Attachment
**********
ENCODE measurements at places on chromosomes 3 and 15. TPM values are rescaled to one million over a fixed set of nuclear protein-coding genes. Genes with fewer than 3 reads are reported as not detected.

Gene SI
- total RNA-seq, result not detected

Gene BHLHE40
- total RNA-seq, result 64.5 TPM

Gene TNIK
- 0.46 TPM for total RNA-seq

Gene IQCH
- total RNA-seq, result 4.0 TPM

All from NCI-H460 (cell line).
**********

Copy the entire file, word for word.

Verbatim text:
ENCODE measurements at places on chromosomes 3 and 15. TPM values are rescaled to one million over a fixed set of nuclear protein-coding genes. Genes with fewer than 3 reads are reported as not detected.

Gene SI
- total RNA-seq, result not detected

Gene BHLHE40
- total RNA-seq, result 64.5 TPM

Gene TNIK
- 0.46 TPM for total RNA-seq

Gene IQCH
- total RNA-seq, result 4.0 TPM

All from NCI-H460 (cell line).